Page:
Notre Dame fires defensive coordinator Brian VanGorder after Duke loss


Notre Dame announced the firing of defensive coordinator Brian VanGorder one day after the Irish's shocking loss to Duke that sent the team to 1-3.

Notre Dame defensive coordinator Brian VanGorder signals to his players in the third quarter against Nevada.

VanGorder had come under scrutiny since the opening week when Notre Dame lost 50-47 to Texas. After a win against Nevada, the defense allowed 36 points to Michigan State and 38 to Duke in a pair of home losses. Through four games, the team has given up 134 points.

Even after the Duke loss, Irish coach Brian Kelly offered support for VanGorder and the defense when asked about possible changes.

"Actually that's probably the one area I feel better about today," Kelly said. "We did what I wanted today in terms of coaching. Coaching had nothing to do with the outcome today. I was pleased from that perspective. Obviously, we put our defense in a bad situation today. They gave our offense a chance to win, quite frankly."

Less than 24 hours later, the move to relieve VanGorder of his duties was announced.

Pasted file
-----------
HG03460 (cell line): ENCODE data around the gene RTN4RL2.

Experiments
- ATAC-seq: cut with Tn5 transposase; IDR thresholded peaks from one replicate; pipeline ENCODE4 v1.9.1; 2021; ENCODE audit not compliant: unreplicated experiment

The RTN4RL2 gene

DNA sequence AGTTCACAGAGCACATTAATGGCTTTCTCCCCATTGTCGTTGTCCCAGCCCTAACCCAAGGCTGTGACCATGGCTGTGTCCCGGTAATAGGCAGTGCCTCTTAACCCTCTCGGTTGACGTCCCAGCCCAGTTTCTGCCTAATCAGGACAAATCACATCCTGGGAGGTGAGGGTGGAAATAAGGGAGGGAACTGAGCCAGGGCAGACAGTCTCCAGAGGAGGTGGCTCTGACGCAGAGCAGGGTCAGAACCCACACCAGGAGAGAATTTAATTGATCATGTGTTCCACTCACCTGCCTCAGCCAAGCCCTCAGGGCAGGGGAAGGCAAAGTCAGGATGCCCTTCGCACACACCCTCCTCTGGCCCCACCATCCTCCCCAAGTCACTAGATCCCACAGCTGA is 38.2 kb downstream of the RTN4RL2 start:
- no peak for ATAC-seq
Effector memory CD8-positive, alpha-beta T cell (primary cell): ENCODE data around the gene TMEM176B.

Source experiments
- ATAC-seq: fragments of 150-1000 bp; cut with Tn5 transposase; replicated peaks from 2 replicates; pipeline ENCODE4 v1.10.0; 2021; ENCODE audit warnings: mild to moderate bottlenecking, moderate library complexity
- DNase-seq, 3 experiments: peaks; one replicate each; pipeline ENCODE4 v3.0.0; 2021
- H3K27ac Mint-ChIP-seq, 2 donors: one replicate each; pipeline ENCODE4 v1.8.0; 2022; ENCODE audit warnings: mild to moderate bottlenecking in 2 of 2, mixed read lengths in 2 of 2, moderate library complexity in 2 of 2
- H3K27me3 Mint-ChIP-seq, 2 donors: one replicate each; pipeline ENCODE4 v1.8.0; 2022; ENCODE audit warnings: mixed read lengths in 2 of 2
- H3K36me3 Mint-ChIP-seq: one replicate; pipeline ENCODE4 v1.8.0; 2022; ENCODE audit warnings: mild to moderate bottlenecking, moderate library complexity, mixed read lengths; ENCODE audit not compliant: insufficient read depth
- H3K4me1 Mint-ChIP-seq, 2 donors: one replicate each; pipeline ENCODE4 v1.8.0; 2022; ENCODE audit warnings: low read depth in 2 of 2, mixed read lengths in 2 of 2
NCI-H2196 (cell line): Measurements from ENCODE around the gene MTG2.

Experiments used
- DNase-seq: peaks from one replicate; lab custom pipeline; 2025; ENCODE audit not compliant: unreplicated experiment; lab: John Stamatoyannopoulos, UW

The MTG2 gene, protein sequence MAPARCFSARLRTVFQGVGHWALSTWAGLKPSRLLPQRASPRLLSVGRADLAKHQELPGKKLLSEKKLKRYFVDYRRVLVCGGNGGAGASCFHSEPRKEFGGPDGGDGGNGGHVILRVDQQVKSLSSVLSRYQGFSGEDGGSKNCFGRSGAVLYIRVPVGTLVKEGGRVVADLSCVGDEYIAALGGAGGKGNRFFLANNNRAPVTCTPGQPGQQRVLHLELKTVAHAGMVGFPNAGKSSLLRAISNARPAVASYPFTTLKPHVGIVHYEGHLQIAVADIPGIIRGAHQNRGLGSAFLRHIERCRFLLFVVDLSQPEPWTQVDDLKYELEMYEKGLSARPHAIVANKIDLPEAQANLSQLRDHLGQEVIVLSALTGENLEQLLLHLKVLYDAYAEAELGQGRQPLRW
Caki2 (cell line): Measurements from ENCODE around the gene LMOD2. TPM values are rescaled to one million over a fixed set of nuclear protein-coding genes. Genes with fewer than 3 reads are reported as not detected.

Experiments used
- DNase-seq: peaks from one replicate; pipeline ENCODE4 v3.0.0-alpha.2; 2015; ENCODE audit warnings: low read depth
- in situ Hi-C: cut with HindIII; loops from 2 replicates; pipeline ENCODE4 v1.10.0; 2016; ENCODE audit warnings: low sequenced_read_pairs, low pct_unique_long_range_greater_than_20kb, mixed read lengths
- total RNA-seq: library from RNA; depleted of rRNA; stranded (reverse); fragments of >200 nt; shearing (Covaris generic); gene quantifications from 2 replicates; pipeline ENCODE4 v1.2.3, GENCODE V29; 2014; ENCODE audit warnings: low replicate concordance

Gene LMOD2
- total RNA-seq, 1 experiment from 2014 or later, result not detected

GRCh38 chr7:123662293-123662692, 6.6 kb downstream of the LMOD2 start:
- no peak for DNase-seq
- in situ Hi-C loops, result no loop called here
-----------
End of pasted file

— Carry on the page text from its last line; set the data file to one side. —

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"This is a difficult decision," Kelly said Sunday in a statement. "I have the utmost respect for Brian as both a person and football coach, but our defense simply isn't it where it should be and I believe this change is necessary for the best interest of our program and our student-athletes.

Greg Hudson, who joined the staff this season as a defensive analyst, will assume VanGorder's responsibilities. He previously played for Notre Dame and was an assistant at Florida State among several other stops.

"It's never easy to make a change on your staff, but I'm confident in Greg's ability to lead our defense." Kelly said. "As a former player at Notre Dame and an experienced defensive coordinator, he not only understands the expectations necessary to compete at the highest level, but he'll bring a fresh perspective to our sideline, practice field and meeting rooms."

According to Notre Dame’s most recently available federal tax return, Brian VanGorder was credited with a total of just over $1.1 million in compensation during the 2014 calendar year ($1,106,156). That included $954,881 in base salary, $85,792 in other reportable compensation and $26,000 in retirement and other deferred compensation.

The inclusion of VanGorder’s compensation in the document means that in 2014 he was one of the university’s five most highly compensated employees who was not an officer, director, trustee or other key employee. (He was No. 5 among those five, behind men's basketball coach Mike Brey; Michael Donovan, a managing director in the university’s investment offce; Kelly and women's basketball coach Muffet McGraw.

Contributing: Steve Berkowitz